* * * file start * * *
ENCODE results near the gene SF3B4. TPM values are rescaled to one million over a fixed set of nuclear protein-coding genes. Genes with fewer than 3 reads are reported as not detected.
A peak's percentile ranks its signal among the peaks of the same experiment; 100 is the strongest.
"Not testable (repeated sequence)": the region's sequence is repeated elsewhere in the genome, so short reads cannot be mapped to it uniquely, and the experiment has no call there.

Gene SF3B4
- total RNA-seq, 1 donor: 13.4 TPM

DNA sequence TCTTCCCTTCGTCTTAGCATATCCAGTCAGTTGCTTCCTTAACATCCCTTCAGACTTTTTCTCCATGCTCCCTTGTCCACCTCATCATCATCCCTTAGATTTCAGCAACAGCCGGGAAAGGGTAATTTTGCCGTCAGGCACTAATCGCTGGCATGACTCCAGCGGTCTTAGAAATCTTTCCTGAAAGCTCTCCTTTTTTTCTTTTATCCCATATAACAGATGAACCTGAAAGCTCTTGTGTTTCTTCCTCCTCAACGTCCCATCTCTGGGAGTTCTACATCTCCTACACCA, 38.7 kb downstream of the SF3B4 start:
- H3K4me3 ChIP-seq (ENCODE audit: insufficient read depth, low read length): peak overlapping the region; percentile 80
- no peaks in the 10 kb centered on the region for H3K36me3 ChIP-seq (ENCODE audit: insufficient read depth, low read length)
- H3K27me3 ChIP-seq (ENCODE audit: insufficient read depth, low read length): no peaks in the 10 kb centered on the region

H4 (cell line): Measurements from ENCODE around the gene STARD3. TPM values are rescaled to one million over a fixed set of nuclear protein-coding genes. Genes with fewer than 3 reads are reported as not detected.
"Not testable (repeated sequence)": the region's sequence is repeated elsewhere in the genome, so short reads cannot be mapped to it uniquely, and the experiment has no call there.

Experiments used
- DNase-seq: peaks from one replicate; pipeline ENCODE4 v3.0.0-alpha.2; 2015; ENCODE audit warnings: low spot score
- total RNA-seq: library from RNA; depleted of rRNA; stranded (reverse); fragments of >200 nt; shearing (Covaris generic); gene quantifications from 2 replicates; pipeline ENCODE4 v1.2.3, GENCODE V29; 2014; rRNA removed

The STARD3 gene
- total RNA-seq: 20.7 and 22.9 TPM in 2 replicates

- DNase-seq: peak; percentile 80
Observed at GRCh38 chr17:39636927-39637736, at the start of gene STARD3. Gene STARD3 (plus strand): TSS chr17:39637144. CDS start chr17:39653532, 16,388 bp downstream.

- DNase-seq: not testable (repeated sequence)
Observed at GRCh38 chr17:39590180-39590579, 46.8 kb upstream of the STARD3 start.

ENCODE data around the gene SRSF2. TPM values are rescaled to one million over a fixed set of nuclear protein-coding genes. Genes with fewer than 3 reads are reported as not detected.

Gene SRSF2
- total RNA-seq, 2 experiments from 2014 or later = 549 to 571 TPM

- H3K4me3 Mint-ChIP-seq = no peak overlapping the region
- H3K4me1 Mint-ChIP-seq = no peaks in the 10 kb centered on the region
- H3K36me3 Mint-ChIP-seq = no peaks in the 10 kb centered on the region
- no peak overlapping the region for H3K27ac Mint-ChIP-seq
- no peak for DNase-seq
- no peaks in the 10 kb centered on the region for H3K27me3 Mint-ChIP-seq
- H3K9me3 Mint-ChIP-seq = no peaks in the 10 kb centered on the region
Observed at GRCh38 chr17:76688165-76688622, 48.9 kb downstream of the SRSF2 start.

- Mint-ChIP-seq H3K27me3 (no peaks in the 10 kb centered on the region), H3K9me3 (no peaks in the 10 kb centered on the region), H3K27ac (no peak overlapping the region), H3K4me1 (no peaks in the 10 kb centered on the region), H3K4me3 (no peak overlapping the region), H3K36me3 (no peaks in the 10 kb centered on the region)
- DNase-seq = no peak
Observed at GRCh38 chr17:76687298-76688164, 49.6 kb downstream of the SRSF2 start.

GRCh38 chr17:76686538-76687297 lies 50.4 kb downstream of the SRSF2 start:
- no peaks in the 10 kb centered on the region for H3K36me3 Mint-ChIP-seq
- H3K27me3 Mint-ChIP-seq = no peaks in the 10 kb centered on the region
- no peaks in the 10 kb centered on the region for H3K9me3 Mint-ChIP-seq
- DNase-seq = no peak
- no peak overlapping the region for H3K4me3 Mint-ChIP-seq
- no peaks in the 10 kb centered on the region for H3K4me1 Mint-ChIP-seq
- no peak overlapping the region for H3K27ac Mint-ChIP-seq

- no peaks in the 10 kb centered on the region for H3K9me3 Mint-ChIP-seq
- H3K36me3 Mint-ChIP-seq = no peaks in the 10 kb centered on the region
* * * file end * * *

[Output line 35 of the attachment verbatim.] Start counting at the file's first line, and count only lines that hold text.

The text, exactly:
GRCh38 chr17:76686538-76687297 lies 50.4 kb downstream of the SRSF2 start: